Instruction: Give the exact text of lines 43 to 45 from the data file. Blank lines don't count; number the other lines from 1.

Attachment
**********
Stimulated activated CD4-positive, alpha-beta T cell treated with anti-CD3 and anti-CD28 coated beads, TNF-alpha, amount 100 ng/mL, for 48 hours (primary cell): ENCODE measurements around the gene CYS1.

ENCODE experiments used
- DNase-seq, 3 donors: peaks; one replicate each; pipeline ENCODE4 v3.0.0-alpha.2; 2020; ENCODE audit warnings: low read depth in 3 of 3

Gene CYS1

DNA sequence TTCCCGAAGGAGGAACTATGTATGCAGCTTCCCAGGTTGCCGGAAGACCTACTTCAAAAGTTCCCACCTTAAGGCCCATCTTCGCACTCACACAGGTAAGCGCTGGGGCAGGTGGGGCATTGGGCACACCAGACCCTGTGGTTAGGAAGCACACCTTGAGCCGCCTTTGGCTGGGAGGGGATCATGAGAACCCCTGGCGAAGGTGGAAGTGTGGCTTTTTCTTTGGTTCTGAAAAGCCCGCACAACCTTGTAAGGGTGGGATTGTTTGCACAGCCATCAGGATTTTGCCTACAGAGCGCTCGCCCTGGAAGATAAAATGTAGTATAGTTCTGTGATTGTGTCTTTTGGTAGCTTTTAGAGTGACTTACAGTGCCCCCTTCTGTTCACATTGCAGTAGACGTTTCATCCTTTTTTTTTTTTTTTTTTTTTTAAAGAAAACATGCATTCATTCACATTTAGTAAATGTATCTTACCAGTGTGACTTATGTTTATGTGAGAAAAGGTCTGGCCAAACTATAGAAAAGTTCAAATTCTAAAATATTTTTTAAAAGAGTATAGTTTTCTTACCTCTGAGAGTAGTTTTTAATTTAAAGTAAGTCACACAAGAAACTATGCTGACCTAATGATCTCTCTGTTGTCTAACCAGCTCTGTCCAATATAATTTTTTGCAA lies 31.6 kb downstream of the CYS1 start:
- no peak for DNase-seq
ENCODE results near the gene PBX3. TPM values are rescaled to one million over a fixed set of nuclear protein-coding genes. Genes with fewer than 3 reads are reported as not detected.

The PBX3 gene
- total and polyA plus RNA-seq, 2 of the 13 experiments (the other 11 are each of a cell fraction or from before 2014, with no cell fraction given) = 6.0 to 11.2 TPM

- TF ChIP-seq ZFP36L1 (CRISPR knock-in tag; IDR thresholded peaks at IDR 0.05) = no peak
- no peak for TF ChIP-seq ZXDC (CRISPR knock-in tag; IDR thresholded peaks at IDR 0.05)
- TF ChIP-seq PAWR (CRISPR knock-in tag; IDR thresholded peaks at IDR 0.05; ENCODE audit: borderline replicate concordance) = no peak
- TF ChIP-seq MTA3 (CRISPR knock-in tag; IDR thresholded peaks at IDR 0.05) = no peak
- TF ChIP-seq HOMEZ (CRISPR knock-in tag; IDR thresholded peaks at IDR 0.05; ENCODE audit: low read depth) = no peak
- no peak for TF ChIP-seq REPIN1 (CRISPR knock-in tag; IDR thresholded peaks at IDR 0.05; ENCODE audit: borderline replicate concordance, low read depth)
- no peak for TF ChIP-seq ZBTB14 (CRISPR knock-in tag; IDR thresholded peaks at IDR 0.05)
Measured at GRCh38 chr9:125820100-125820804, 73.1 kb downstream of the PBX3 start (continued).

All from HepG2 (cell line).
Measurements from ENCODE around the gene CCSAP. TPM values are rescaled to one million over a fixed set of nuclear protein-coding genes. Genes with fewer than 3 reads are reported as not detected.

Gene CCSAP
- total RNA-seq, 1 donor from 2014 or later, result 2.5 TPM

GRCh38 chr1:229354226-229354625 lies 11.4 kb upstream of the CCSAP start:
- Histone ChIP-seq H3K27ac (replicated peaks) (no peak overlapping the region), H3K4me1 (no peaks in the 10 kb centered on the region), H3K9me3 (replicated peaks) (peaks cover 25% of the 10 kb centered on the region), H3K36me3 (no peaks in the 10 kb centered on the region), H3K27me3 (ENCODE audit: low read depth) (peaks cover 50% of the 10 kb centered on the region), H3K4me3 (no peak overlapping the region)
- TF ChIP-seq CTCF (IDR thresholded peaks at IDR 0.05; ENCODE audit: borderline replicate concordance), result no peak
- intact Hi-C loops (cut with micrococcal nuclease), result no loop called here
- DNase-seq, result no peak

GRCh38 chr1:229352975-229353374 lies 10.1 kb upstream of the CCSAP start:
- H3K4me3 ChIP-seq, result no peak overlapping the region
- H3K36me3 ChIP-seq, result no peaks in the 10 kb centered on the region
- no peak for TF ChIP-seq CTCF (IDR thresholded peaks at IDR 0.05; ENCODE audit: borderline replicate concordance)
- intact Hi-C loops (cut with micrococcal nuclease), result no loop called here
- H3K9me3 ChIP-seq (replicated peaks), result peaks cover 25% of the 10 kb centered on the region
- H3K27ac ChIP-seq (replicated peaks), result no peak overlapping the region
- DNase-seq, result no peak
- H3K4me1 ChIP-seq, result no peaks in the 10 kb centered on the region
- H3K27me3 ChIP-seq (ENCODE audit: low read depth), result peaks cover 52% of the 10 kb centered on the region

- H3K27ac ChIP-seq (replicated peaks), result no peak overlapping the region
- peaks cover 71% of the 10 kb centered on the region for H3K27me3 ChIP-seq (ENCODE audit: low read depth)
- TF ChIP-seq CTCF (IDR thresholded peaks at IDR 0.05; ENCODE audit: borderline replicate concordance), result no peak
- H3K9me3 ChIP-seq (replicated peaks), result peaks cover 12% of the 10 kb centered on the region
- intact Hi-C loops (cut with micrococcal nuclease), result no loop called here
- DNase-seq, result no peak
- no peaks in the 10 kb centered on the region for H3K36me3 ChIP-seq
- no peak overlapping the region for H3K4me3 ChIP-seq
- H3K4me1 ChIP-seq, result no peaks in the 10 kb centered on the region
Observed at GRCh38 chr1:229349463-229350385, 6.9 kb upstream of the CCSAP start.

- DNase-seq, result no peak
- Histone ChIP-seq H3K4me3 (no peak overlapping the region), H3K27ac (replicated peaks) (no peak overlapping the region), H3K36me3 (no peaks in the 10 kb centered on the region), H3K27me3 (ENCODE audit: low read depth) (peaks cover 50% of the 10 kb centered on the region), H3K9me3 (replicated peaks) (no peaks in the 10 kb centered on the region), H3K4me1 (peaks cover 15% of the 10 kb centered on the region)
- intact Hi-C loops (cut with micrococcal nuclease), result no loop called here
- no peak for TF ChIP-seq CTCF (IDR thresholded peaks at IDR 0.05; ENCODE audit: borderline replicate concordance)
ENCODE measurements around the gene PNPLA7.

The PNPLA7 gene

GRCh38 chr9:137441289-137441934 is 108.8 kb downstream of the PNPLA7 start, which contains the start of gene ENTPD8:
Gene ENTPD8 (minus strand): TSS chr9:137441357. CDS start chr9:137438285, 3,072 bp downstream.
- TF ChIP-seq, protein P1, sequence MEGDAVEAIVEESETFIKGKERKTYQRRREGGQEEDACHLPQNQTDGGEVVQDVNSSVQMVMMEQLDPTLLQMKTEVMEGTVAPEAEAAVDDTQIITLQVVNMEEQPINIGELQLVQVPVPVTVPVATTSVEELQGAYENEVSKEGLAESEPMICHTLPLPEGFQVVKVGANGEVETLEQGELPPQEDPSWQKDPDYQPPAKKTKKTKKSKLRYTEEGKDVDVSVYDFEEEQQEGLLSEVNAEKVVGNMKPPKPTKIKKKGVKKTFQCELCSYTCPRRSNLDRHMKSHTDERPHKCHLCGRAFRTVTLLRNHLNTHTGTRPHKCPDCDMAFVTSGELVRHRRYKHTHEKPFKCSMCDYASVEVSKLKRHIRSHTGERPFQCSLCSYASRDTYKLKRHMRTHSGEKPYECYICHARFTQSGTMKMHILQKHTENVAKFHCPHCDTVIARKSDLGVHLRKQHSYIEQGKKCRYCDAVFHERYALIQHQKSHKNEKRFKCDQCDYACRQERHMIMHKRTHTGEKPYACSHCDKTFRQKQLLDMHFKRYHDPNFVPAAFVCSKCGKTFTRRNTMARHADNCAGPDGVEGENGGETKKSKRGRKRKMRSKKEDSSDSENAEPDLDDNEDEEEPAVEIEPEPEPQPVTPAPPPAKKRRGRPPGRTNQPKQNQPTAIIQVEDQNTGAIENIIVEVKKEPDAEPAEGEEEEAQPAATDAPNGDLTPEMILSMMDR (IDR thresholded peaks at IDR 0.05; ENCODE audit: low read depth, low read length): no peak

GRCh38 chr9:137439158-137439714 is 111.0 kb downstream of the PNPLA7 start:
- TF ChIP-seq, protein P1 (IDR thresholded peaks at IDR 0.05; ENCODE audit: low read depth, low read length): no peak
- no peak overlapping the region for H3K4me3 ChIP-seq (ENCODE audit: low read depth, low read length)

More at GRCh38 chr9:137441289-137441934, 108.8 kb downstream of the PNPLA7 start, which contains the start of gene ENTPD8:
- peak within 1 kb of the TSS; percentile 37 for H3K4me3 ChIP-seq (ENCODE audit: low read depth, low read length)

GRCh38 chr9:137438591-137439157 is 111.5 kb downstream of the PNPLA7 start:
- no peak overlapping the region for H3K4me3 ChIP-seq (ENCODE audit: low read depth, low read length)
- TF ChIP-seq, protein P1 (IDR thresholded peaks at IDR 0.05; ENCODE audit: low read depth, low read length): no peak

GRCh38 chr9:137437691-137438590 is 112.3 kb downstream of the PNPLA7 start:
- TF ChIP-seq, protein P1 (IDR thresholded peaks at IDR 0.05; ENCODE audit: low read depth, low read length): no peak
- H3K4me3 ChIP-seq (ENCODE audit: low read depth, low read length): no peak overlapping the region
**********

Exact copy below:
- no peaks in the 10 kb centered on the region for H3K36me3 ChIP-seq
- no peak overlapping the region for H3K4me3 ChIP-seq
- H3K4me1 ChIP-seq, result no peaks in the 10 kb centered on the region